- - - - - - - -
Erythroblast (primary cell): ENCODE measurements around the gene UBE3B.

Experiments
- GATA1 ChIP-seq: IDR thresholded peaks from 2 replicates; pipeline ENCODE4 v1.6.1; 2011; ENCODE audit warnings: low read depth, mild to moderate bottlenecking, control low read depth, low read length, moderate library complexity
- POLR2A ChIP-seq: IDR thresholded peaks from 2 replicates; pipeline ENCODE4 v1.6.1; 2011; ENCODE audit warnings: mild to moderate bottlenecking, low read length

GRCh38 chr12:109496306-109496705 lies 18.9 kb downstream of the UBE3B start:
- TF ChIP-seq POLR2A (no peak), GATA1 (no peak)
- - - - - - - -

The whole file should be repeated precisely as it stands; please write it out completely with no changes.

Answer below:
Erythroblast (primary cell): ENCODE measurements around the gene UBE3B.

Experiments
- GATA1 ChIP-seq: IDR thresholded peaks from 2 replicates; pipeline ENCODE4 v1.6.1; 2011; ENCODE audit warnings: low read depth, mild to moderate bottlenecking, control low read depth, low read length, moderate library complexity
- POLR2A ChIP-seq: IDR thresholded peaks from 2 replicates; pipeline ENCODE4 v1.6.1; 2011; ENCODE audit warnings: mild to moderate bottlenecking, low read length

GRCh38 chr12:109496306-109496705 lies 18.9 kb downstream of the UBE3B start:
- TF ChIP-seq POLR2A (no peak), GATA1 (no peak)